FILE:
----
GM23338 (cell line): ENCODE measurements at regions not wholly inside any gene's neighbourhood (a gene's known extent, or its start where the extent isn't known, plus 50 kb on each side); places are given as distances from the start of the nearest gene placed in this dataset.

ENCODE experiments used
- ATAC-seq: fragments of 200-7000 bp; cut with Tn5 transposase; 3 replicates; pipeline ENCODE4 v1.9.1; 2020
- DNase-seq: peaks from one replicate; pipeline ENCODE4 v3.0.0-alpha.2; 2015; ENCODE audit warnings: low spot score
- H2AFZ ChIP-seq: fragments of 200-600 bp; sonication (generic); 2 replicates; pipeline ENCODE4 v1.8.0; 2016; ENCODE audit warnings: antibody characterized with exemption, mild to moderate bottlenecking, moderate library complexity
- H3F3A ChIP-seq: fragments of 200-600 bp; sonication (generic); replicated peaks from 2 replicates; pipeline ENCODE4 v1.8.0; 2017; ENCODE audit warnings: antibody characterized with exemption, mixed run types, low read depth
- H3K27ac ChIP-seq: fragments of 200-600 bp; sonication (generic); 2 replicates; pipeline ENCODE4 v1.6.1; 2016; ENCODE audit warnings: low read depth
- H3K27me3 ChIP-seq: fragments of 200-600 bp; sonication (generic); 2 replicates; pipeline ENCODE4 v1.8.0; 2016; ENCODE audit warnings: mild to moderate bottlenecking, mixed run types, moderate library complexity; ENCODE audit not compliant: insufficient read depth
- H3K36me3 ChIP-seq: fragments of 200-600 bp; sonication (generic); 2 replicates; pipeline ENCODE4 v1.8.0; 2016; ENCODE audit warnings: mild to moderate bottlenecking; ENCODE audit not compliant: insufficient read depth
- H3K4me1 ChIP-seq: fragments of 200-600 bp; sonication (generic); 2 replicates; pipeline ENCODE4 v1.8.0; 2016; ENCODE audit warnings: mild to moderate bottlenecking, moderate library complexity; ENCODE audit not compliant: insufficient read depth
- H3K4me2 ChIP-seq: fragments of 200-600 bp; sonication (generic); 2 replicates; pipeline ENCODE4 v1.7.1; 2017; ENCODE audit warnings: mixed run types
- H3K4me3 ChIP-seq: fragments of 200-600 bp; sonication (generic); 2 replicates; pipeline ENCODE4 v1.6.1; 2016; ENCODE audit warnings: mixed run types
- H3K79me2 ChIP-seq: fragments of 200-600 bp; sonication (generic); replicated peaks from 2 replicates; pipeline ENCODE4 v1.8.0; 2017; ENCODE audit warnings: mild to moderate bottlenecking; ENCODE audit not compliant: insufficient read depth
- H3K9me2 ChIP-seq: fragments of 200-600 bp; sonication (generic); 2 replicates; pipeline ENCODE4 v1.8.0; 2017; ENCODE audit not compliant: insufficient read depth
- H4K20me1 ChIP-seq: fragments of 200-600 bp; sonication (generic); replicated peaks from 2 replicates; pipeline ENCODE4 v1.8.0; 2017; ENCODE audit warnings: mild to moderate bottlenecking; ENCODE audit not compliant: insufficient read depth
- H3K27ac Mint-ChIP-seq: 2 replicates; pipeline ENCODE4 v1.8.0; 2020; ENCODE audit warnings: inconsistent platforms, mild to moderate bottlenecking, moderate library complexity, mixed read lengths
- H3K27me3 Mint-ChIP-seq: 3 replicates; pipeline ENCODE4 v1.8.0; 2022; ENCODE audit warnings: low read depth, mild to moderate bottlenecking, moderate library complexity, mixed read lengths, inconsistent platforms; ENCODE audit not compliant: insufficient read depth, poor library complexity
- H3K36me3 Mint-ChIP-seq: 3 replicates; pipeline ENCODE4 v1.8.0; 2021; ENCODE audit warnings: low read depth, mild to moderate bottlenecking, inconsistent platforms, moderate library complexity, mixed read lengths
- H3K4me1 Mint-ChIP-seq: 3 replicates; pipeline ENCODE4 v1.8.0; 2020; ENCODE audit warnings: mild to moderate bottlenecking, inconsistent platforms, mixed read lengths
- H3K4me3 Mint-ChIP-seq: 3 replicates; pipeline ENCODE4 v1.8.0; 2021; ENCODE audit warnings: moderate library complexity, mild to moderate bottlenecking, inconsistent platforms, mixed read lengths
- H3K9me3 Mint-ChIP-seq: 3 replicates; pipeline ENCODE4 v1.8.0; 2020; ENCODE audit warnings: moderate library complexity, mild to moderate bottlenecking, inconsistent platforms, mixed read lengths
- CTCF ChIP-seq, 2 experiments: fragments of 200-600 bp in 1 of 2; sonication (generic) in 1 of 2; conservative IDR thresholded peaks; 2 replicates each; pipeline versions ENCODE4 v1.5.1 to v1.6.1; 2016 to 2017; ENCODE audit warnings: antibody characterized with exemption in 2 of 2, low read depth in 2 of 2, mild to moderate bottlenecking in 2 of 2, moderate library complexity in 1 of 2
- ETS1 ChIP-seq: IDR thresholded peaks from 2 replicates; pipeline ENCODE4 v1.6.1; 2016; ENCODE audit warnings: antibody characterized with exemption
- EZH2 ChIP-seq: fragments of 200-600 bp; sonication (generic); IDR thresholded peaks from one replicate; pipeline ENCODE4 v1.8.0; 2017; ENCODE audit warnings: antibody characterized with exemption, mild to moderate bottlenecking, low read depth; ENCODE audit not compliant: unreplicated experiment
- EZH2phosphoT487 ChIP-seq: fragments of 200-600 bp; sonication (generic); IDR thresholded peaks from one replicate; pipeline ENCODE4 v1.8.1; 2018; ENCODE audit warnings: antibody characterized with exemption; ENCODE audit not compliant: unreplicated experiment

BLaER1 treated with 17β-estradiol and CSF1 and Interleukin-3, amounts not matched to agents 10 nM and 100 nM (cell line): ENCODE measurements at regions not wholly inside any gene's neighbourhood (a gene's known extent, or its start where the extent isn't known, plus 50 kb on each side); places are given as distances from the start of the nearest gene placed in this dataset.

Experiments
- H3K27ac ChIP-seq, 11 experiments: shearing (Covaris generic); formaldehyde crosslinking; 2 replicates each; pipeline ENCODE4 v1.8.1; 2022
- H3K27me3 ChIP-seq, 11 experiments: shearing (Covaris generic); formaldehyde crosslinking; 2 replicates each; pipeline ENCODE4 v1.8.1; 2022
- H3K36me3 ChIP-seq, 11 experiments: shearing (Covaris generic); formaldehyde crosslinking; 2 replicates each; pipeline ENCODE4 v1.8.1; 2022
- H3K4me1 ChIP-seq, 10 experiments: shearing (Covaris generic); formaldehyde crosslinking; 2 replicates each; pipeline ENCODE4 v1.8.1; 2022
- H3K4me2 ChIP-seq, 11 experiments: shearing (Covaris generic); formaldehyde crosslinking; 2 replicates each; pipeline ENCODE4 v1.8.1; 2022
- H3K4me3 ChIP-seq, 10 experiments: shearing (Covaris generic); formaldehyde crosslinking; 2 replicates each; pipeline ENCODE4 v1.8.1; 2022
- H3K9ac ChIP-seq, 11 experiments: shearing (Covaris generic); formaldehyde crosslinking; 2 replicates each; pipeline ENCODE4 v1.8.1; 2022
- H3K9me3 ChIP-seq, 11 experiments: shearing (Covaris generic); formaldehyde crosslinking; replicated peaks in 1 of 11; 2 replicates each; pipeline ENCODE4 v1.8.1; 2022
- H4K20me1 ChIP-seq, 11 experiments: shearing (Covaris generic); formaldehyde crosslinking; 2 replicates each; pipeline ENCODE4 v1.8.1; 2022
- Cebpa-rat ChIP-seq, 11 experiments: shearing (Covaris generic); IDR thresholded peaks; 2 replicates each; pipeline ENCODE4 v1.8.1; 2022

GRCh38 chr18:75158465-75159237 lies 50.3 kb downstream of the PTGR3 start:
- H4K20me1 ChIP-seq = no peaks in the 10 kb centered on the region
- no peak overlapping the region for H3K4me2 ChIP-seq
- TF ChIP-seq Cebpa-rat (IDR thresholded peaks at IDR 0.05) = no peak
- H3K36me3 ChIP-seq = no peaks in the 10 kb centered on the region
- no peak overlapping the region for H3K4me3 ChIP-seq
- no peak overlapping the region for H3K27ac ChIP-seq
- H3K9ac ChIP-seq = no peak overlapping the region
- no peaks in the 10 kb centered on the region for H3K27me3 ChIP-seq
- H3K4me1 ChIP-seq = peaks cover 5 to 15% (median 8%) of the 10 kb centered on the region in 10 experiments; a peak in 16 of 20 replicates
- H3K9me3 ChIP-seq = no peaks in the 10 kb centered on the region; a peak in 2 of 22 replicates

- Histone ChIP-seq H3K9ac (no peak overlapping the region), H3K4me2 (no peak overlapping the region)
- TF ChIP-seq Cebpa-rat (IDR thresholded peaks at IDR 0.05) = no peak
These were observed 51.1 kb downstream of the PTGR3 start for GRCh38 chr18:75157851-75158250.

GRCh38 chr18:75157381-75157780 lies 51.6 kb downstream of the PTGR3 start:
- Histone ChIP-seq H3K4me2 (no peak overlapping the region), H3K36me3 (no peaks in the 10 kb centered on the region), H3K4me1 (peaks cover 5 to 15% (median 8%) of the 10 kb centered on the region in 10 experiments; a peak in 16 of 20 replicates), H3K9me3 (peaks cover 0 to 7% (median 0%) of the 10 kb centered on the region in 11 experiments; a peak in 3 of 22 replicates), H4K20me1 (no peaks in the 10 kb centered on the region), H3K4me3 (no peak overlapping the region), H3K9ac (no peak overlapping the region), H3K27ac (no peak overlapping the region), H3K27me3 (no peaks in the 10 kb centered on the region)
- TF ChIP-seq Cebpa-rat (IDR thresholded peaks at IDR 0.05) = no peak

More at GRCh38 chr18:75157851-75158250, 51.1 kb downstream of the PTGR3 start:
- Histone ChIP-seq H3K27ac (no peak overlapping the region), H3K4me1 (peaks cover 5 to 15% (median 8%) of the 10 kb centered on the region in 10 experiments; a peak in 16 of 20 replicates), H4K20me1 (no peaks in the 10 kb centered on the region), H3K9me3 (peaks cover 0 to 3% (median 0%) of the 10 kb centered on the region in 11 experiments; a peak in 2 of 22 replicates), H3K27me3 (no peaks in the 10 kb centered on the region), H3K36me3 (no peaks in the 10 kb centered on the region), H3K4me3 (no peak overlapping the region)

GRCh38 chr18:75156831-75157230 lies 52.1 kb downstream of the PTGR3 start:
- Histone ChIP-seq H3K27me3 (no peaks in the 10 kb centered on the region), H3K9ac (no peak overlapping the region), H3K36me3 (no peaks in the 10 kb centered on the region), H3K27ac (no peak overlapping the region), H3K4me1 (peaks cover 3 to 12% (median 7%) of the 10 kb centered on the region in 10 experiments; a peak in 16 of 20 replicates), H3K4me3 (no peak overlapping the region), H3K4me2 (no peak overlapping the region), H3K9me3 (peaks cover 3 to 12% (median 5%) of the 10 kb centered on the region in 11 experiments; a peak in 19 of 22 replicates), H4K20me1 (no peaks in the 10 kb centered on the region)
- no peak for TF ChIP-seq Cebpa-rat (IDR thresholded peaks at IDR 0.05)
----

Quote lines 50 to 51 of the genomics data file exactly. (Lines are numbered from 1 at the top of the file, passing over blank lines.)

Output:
- TF ChIP-seq Cebpa-rat (IDR thresholded peaks at IDR 0.05) = no peak
These were observed 51.1 kb downstream of the PTGR3 start for GRCh38 chr18:75157851-75158250.